Perseid Meteor Shower 2019: Apps to Help You Watch One of the Best Cosmic Firework Shows of the Year

The Perseid meteor shower is one of the most spectacular sights in the northern hemisphere sky, occurring during July and August every year.

If you are interested in watching the shower this year, then there are several applications available which may come in handy:

Scope Nights Astronomy Weather

Scope nights provides detailed weather forecasts for stargazing around the world, using a combination of national and global data to help you find clear skies. It also uses information from NASA to help you find skies which are also dark and unaffected by light pollution.

It is available on iPad, iPhone and iPod touch for $4.99

Sky Guide

Sky Guide is an augmented reality application which allows you to spot and identify celestial objects in the sky with the help of your camera. As well as stars, galaxies and satellites, the app can help you to find the point in the sky where the most meteors are appearing during the Perseids. It even has a fast-forward feature so you can see what the sky will be like at a later time.

This app is only available on iOS devices for a price of $2.99.

Perseid meteor shower
View of a meteor streaking over Trona Pinnacles near Death Valley, CA, during the annual Perseid Meteor Shower, August 2, 2019. Bob Riha Jr., Getty Images


With SkySafari you will be able to view the orbit of comet 109P/Swift-Tuttle in 3D and find out where the Perseid meteors are appearing, much like Sky Guide. But if you opt for the SkySafari 6 Plus or Pro versions, you will also have the option to control a telescope and direct it towards any point or object in the sky. The app can connect to any Go-To telescope with a standard USB or RS-232 serial interface using a small device known as SkyFi.

This year the Perseid meteor shower became active on July 17 and it will be visible until August 24, although meteor rates will peak on August 12 or 13.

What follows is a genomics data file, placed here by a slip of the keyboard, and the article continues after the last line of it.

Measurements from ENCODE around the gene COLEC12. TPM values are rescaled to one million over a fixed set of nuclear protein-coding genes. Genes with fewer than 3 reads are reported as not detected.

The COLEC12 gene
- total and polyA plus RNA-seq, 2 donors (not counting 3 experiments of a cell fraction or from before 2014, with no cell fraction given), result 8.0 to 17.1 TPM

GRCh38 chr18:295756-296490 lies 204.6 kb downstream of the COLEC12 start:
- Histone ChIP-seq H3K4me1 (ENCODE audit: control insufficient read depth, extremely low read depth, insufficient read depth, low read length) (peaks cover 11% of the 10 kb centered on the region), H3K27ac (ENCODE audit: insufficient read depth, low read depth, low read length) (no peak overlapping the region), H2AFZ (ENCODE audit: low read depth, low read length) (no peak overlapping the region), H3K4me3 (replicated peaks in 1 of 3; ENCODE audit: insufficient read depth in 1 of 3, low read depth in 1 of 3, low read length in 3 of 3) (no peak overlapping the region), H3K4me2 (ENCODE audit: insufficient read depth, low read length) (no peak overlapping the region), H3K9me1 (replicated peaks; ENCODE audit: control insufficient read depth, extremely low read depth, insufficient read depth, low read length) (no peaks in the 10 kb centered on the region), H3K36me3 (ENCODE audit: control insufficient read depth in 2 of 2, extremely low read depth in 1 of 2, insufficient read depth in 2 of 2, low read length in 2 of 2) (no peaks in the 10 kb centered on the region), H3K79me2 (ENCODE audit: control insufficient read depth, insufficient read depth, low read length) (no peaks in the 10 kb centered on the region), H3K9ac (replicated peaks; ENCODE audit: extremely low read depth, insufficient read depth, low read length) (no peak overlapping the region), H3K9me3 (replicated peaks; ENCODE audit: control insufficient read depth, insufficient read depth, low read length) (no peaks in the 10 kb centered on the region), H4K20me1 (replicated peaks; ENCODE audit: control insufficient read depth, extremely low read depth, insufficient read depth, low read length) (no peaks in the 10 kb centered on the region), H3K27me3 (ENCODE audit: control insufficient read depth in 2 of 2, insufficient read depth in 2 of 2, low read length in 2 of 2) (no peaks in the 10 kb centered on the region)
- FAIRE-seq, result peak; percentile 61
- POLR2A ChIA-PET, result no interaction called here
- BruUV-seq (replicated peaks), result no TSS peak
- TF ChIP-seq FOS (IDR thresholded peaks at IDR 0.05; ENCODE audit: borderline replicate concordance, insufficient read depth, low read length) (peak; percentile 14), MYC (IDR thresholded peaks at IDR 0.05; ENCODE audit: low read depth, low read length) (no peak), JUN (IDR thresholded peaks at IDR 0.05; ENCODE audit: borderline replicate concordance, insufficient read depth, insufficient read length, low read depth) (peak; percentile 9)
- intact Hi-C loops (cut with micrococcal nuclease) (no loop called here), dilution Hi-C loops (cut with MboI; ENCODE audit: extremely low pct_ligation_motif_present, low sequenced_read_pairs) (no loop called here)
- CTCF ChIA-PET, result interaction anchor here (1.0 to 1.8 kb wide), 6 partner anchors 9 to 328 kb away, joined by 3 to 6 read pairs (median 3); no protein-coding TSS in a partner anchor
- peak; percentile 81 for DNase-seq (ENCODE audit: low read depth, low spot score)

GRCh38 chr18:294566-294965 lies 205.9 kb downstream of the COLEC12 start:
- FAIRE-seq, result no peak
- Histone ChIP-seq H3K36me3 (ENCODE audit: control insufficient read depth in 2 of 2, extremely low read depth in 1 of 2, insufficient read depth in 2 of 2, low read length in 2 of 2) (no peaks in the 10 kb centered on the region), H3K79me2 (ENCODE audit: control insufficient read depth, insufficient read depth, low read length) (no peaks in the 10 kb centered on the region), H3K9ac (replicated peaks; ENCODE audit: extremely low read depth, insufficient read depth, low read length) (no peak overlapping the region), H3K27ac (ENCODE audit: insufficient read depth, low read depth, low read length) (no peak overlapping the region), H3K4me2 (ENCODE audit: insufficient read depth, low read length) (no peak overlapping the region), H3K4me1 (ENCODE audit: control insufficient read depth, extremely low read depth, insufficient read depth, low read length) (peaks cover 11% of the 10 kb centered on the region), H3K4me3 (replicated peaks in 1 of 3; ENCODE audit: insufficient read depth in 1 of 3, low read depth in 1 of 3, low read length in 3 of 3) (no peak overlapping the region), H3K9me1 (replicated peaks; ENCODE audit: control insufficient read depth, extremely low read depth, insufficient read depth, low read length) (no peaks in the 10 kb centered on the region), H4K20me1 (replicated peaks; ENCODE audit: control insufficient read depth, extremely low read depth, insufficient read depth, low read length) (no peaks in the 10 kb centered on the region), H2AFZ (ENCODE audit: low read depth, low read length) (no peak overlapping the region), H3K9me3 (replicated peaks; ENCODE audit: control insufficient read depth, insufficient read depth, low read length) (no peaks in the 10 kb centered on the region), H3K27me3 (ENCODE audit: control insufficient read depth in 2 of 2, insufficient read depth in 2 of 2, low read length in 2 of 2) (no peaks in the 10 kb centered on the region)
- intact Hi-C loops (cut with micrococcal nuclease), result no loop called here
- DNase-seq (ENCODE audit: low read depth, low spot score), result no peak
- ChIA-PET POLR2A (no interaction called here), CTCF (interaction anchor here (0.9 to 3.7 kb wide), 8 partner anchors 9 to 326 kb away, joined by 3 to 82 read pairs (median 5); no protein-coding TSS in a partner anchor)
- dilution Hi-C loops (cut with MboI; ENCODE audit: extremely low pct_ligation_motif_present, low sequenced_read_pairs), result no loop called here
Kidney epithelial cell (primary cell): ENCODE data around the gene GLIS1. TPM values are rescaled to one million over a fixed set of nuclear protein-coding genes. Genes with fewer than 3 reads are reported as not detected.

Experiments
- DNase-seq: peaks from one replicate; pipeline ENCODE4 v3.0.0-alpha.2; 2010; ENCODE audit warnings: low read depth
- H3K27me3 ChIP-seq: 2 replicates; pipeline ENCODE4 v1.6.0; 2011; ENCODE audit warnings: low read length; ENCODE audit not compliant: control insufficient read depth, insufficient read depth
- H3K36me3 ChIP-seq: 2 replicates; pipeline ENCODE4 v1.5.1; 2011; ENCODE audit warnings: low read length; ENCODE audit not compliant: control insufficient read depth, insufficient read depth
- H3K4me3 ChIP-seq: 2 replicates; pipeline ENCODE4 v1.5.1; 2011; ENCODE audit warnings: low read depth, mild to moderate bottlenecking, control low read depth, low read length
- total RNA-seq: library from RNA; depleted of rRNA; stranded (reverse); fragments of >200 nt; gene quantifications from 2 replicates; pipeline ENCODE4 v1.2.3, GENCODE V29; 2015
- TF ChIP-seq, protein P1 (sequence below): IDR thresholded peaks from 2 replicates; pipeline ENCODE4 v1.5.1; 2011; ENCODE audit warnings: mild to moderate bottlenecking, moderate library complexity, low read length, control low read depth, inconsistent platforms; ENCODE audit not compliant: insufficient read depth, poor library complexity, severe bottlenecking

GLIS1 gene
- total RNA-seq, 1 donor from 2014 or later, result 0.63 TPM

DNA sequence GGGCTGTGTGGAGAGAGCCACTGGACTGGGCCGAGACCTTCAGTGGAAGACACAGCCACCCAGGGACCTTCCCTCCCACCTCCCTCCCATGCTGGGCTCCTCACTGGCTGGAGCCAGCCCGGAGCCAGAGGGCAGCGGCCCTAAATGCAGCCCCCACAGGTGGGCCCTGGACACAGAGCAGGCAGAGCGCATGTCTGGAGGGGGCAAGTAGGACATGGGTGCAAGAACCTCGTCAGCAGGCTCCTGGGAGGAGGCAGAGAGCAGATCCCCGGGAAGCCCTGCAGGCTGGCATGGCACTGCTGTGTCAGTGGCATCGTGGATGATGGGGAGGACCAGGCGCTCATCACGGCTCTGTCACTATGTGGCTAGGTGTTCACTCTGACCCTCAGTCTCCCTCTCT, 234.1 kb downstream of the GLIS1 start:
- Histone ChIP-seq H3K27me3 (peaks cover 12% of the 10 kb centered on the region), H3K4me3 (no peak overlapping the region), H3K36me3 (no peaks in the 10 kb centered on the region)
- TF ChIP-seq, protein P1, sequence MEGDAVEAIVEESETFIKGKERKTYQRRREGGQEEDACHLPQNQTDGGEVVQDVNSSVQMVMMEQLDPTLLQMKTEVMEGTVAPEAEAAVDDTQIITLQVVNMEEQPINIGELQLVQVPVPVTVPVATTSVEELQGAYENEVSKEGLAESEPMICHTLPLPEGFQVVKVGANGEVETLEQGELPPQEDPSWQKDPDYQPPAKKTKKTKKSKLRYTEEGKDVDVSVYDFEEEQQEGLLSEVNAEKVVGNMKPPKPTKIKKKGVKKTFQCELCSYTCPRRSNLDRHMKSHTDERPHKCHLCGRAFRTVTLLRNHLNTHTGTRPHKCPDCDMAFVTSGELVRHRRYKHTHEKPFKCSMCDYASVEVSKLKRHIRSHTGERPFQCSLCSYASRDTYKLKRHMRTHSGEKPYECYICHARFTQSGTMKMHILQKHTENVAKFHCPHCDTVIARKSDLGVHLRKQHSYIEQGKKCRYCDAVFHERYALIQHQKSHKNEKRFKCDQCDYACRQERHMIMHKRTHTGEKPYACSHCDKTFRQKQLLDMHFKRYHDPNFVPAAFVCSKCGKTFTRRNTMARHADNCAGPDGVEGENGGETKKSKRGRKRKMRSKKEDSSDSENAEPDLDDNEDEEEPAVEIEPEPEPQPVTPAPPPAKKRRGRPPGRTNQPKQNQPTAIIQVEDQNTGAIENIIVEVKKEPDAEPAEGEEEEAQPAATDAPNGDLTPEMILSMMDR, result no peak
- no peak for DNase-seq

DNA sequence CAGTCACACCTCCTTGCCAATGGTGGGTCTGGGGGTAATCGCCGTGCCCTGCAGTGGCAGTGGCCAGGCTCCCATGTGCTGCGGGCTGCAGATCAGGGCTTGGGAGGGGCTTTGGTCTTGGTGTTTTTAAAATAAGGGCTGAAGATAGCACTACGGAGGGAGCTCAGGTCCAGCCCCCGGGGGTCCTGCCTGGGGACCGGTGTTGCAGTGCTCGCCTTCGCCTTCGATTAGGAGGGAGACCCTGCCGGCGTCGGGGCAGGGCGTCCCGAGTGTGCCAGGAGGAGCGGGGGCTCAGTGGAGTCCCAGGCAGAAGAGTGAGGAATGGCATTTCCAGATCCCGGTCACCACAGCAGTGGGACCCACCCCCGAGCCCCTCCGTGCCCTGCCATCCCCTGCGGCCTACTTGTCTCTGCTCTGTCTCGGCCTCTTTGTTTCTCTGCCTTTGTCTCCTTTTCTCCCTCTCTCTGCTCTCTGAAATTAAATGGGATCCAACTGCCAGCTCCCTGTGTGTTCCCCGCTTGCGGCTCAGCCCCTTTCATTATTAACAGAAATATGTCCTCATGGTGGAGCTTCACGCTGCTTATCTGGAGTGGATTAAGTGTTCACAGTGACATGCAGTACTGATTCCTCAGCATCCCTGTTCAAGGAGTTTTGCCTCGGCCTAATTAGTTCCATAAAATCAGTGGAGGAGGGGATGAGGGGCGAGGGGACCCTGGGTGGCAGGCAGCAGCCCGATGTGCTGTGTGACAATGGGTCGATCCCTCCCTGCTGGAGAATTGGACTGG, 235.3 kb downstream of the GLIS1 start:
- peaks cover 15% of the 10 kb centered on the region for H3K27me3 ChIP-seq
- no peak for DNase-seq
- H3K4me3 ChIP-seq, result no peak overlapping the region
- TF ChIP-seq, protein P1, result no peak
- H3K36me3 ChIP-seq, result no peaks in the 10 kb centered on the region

With ideal viewing conditions, you will usually be able to see between 50 and 75 meteors every hour during peak times. But unfortunately, a particularly bright moon will make many of the meteors difficult to see on the 12 and 13, according to the American Meteor Society (AMS.)

Meteor showers are celestial events in which several meteors can be seen in the night sky appearing to originate from a single point. This happens when the Earth passes through streams of cosmic debris.

In the case of the Perseids, this debris is released from the comet 109P/Swift-Tuttle as speeds path Earth in its orbit of the sun.

"They are called Perseids since the radiant—the area of the sky where the meteors seem to originate—is located near the prominent constellation of Perseus the hero when at maximum activity," a statement from the AMS read.

Meteors, colloquially known as "shooting stars," are the streaks of light that we see when small pieces of debris from comets or asteroids enter the Earth's atmosphere and burn up at high speed. Before these small pieces enter the atmosphere, they are known as "meteoroids," according to the Encyclopaedia Brittanica.

Most of the time meteoroids burn up before they reach the ground, but if one manages to reach the planet's surface it is known as a meteorite.